Over the past months, I have shared many reasons why I wanted to start this blog on life, nutrition & health, family, and faith. It’s not only a place where I can catalog my recipes, experiences, and musings, but where I hope to encourage others to come alongside me and live out their good intentions. But before you can work at being more intentional as a wife, mother, daughter, or member of society, it’s important to do some introspective thinking and figure out what personally matters most.
Maybe you have pondered similar things…
What individual purpose am I designed for in this life? Am I living up to all that God is calling me to be? I’m already a twenty-something (or insert your current age) — have I even made a positive impact on anyone’s life?
The search for meaning and God’s purpose for my life was really re-ignited in the past two years following graduation from university. Before that, life consisted of basically just checking the next thing off my to-do list. Be accepted to a university. Check. Enter a dietetics program. Check. Get married. Check. Start a family. Check. Graduate, take national exam, become a registered dietitian, and join the workforce. Check, check, check, and check.
Working as a dietitian in the intensive care unit these past few months, I am too often reminded of the brevity of life. From time to time I’ll picture myself as my patient fighting for his life with friends and family members gathered around saying their final goodbyes. Sometimes the room is filled with tears and laughter; other times with anger and regrets. And heartbreakingly, some individuals have no loved ones by their side as they take their final breaths. Seeing all of this, I can’t help but to wonder how every family member or friend's life was influenced, positively or negatively, by my patient. The life and death of one person can have such an impact on who we are and who we will become.
So that begs the question — what kind of legacy will I leave behind one day? How will I be remembered?
Today on my third official Mother’s Day, I am reminded of the virtuous woman of Proverbs 31. This passage describes how an excellent wife is far more precious than jewels (Proverbs 31:10). If you have never read this text (or it’s been awhile since you’ve read it), I encourage you to click the link above to review the passage. This lady is the epitome of well-intentioned women and is devoted to the well-being of her household. Here’s just a few characteristics of her womanly excellence: she is trusted by her husband (v. 11); she serves her family, friends, neighbours (v. 15, 20); she uses her time wisely (v. 27); she spends money wisely (v. 16); she’s industrious and willing to work with her hands (v. 13). Furthermore, “her children rise up and call her blessed; her husband also, and he praises her…” (Proverbs 31:28).
At first glance, the list as described in the passage is a little overwhelming. But don’t get caught up in this woman’s seemingly perfect life. This woman is an ideal — a role model for all women, wives, and mothers. It’s not our job to live the perfect life, nor can we (Romans 3:10-12, 23-24). Christ did that. One thing we can take from this is that a "Proverbs 31 Woman" lives a life full of purpose.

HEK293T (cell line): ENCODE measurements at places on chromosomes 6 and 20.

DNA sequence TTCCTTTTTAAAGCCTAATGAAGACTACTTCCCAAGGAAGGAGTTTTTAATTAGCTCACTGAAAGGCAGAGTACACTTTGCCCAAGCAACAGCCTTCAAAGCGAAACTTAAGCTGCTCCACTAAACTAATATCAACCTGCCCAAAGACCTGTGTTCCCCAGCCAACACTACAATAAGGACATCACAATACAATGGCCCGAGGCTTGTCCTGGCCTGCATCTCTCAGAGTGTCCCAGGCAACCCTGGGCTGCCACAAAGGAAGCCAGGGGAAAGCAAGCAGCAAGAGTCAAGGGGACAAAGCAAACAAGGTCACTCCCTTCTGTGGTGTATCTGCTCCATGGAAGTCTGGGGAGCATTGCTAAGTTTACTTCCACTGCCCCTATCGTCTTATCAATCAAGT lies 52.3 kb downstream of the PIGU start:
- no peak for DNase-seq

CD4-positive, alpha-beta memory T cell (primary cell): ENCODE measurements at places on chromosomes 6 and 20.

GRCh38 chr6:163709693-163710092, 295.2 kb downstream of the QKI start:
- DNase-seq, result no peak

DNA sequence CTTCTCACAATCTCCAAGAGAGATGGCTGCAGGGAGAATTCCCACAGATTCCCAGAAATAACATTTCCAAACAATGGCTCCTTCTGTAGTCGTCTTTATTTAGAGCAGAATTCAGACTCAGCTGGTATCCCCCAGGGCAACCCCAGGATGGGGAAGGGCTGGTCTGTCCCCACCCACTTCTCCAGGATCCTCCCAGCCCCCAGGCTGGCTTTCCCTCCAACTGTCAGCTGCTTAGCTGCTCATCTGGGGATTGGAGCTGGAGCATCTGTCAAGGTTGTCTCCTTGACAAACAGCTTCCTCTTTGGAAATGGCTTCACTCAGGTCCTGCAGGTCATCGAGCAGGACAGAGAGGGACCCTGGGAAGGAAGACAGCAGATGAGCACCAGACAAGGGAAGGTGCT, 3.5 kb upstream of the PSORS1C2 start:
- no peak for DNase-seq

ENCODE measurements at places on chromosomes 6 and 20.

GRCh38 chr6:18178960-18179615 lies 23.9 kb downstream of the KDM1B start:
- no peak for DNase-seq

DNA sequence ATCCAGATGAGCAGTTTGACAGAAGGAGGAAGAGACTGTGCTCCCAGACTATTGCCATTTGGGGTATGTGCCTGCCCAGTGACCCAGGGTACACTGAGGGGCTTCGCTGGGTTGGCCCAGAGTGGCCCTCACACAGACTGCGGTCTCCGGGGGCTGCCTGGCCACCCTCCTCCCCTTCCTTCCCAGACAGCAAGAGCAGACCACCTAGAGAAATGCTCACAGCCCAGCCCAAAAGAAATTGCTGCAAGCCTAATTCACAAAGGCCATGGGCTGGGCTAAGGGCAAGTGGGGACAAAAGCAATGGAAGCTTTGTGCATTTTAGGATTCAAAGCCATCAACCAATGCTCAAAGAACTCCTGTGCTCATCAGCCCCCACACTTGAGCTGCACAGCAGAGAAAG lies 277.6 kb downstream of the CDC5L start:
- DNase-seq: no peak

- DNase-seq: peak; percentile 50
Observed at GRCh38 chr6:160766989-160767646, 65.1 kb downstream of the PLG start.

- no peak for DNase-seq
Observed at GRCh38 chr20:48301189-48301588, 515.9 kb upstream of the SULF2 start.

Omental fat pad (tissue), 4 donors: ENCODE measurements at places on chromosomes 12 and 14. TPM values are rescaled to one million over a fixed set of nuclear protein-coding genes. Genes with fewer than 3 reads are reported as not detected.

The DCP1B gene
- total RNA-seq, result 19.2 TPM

And then, after her excellent qualities are illustrated, comes an important reminder:
Charm is deceitful, and beauty is vain, but a woman who fears the Lord is to be praised. Proverbs 31:30
Let’s say charm or beauty (or success) becomes my main focus in life. Will I be most remembered for my charm and quick-wittedness, or for the number of friends I had? What about beauty? Will my friends remember me as aging well and having impeccable style? Or will I be remembered by a fine-tuned resumé, successful career, or lavish retirement once I’ve left this earth? If my life is all about me and I let those things become my priority — how long after I’m gone will it take before memories of my charm, beauty, and success are forgotten? Likely not long. And even so, what kind of legacy is that?
The second part of the verse goes on to say, “A woman who fears the Lord is to be praised.” So a godly woman may have both charm and beauty, but her godliness is much more important. The fear of the Lord doesn’t mean that you are afraid of him, but it instead means you have a loving reverence for God including submission to him and the commands in his Word (the Holy Bible). If there is something that I want my children to remember about me after I have gone to spend eternity with Christ in heaven, it’s that I lived my life serving the Lord. Likewise, that I spent the necessary time teaching my children the truths of God’s Word (Deuteronomy 6:6-9). That kind of legacy will be passed on for generations.
But, I think it's crucial to note — leaving a godly legacy doesn’t happen overnight. This is a continuous process. Your legacy begins with your relationship with God. Take time every day to spend in prayer and reading his Word. Ask God to help you to find his purpose for your life, and pray that your children will find a sense of purpose and direction as well. A life committed to following Christ means not only to trust him but to obey his Word and his commandments, asking for grace and forgiveness on a daily basis. Remember, this does not mean we will be able to live the perfect life, but we can model a purposeful one after the “Proverbs 31 Woman.” Even more so, we can live a life in service to others following the Lord Jesus Christ, the ultimate servant (Mark 10:45).
So — what will your legacy be?
Hello, I'm Erin – a follower of Christ, wife, mama of two, and registered dietitian. Welcome to my blog where I write about intentional motherhood, intuitive eating, inspired discipleship, and whatever else I feel like!
Follow Erin on Instagram